“We knew we’d have a lot of similar shapes, so we made some minor changes,” says Oakley. “You’ll notice the #6 has an updated look, a different alignment. The blades have some CG shifts, and we’ve also added a #11 slant neck and a #11 center shaft model.”

The #11 is Cleveland’s take on the popular fang-toothed Odyssey #7, a putter head nearly every OEM, putter specialist, and boutique outfit offers. It’s usually a toe-hang model with high MOI, but the center shaft basically balances the face.

“What a center-shafted putter does is it’s the most face-balanced putter you can get,” says Oakley. “That center of gravity and the shaft angle match up perfectly.”

Other variations: the SOFT #12 is a full mallet head, essentially the same as the TFI 2135 Cerro but without the 2135 alignment aid, while the SOFT #8.5 is a wider blade similar to the Huntington Beach #8, with just a hint of a backside curve.

One obvious question: does the introduction of the Huntington Beach SOFT line mean the end of the standard Huntington Beach line? Oakley says Cleveland isn’t really sure yet.

“The original plan was to phase it out,” he admits. “But it’s been so successful that it’s hard to get away from them. Right now, we’re going to continue to sell the standard Huntington Beach line. A few models will phase out, but a good majority will remain.”

Oakley says there are no plans to add head shapes to the SOFT line, but it’s hard to believe it’s something Cleveland won’t consider doing.

Price and Personalization

One reason Cleveland may want to phase out the original Huntington Beach line is price – those things are a bargain at $99 and may be troublesome competition for the SOFT line, which goes for $129.99.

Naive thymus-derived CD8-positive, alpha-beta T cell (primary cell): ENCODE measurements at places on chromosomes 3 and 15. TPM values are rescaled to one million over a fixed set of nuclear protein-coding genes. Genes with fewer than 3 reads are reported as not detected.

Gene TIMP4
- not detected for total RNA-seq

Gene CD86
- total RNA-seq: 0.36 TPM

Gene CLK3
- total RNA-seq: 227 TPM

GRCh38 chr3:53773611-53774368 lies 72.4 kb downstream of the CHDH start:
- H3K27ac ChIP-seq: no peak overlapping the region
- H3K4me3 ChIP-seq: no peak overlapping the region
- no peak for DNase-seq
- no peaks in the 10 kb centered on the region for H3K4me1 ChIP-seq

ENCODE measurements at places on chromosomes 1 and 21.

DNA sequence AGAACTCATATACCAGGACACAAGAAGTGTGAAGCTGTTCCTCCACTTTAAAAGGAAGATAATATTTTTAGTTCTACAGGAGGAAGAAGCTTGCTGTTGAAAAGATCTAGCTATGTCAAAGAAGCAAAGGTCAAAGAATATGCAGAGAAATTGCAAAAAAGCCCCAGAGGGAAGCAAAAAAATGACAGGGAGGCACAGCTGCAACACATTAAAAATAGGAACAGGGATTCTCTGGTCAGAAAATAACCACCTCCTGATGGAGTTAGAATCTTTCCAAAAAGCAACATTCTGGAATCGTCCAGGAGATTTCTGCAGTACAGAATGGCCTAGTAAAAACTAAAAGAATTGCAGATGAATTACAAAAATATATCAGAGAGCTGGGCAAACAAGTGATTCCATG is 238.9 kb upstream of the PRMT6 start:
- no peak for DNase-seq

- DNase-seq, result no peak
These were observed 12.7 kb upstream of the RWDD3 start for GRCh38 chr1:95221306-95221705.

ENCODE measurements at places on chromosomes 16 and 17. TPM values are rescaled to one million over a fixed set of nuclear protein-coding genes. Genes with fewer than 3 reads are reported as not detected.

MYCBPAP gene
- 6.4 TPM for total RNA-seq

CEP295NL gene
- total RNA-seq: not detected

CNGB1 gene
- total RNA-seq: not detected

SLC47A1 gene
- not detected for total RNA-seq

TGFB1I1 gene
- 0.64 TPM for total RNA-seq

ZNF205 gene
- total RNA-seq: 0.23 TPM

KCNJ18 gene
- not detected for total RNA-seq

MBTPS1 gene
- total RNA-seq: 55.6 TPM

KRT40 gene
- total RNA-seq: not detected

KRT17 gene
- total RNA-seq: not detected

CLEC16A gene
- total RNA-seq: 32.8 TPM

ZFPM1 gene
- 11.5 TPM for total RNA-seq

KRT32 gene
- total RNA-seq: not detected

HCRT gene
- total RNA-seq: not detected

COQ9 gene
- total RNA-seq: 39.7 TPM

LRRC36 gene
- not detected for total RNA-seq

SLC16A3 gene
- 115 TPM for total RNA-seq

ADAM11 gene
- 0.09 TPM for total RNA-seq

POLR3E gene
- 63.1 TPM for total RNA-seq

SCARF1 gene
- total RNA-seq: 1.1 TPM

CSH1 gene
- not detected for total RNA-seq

The extra 30 bucks does get you the updated face technology (which isn’t insubstantial), a nicer paint job (more on that later) and an oversized grip standard (you can custom order a pistol grip if you want). Also, you can custom order for length, loft and lie on Cleveland’s website at no extra charge.

And if you want to spend another $10 bucks, you can jazz up your putter even more with a customized paint job. The Cleveland website lets you customize the paint fill in four different areas (the face logo on the heel, the Cleveland logo on the back, the alignment line and lines/branding on the sole), with 16 different color options.

If you like a dash of color in your putter, it may very well be the best $10 value in golf. For right now, the color personalization option is exclusive to the Huntington Beach SOFT line, but Oakley says if it goes well Cleveland may consider expanding it into the other putter lines.


Cleveland’s stance is that any of its putters will perform just as well as your Scotty, your Edel, your Bettinardi or any big-dollar boutique brand you can name, and do it at a fraction of the cost. If you’re in sales and marketing, that’s both a blessing and curse.

“Our sales reps keeping telling us we could be selling these for $200,” says Oakley. “I would argue, though, that a guy walking into a golf shop looking to by a $400 Scotty Cameron is going to buy a Scotty Cameron. He’s not going to be persuaded to spend maybe a quarter or half of what he planned  on something else.”

Just how much of performance difference is there between a mass-produced, Chinese-made 304 stainless steel milled head and a custom-machined, 303 stainless steel head made in the U.S. by Scotty or Bettinardi is an open question. The other open question is will you, as a consumer, actually believe the less expensive putter performs similarly enough to actually buy it?

“Putting is a personal thing, says Oakley. “If you really feel like you’re going to putt better with a Scotty, then you’re probably going to go out and spend $400 to prove it.”

“We’re saying we have a product that’s every bit as good – sure there are material differences – but in terms of feel, you’re not going to be able to tell the difference. We’re targeting the guy who’s not looking to spend $400, who wants something that looks and performs very similarly, but who doesn’t want to commit that $400.”

As mentioned earlier, the Huntington Beach SOFT putter line sells for $129.99 and is available now at retail and on clevelandgolf.com. The $10 personalized paint fill option is only available online.